Group Member Names: Amy Gilson, Emily McLaughlin

Type your responses below the question. Bold the notecard terms.

How did human/environmental interaction help and/or hurt the societies of chapter ##?




In what ways did cultural interactions develop in/get introduced to the societies of chapter ##?




Within the context of chapter ##, what changes or developments occurred as related to state-building?

Bantu peoples developed increasingly complex forms of government, yet they did not depend on an elaborate hierarchy. Instead they governed themselves through family and kinship groups. African society also made a place for age groups. These kin-based societies were also known as statelss societies. Each tribe was generally around 100 people and the chiefs of these tribes would come together to make decisions when it affected more than one tribe. Local chiefs strengthened their authority and increased their communities influences by controlling and taxing trade. African society began to flourish because of the Mali empire, built by Sundiata, and their control on trans-Saharan trade. When Mansa Musa came into power, Sundiata's grandnephew, Islam was introduced and greatly spread. With trans-Saharan trade and Muslim ideas and practices slave-trading became quite prominent. In the 10th century there was a 14-year revolt, the Zanj Revolt, and it clearly demonstrated slavery as a significant feature of Muslim society.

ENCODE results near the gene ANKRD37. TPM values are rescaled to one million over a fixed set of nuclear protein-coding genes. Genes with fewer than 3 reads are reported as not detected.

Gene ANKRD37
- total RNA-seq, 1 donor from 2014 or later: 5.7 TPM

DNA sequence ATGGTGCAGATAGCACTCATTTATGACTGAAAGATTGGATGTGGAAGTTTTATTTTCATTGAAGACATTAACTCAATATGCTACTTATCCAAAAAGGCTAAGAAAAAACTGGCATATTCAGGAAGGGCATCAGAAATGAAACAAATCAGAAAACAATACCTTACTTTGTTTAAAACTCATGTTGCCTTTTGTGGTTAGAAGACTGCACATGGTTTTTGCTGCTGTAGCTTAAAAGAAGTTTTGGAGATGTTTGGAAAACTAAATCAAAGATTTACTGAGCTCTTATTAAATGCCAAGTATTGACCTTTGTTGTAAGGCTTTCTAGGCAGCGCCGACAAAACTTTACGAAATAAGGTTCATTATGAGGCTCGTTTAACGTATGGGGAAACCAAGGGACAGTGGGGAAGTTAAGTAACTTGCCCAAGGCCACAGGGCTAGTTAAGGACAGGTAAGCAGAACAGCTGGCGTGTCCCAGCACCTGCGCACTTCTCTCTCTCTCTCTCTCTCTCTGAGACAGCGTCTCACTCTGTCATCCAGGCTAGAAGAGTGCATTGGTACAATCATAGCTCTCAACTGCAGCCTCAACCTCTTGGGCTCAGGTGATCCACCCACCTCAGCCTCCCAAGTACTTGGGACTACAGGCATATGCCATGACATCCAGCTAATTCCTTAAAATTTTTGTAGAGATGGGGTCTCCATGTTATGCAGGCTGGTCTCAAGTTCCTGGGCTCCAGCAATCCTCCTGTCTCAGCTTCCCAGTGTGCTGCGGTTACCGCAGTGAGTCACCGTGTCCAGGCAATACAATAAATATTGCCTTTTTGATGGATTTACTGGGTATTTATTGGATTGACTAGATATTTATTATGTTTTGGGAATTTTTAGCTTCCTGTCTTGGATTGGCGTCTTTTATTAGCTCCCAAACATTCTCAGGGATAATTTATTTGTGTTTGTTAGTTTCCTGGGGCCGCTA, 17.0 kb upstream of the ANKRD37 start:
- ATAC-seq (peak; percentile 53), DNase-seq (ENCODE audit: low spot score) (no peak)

Trans-Saharan trade as well as the spread of Islam changed society for African peoples greatly by bringing new ideas and new techniques for building a great state.


In what ways (positive and/or negative) did the societies of chapter ## economically develop?



How did the societies of chapter ## develop and/or transform in the context of this unit?

Sub-Saharan African societies were based on a stateless society system, and social positions were determined by gender and age, or commonly known as age groups and kinship groups. Basically, tribes and villages were goverened by the male heads of each family, and the clans were made up of extended family and close friends. Diviners were of high regard in the tribes. They were considered mediaries between the physical and spiritual world. They were groups of highly intelligent men and women who the tribe consulted with all their problems. The trans-Saharan trade was widely known for their slaves, for example the ruler Mansa Musa of Mali took 500 slaves with him on his pilgrimage to Mecca, giving them out as gifts. These slaves were known as the Zanj, black slaves from the Swahili coast.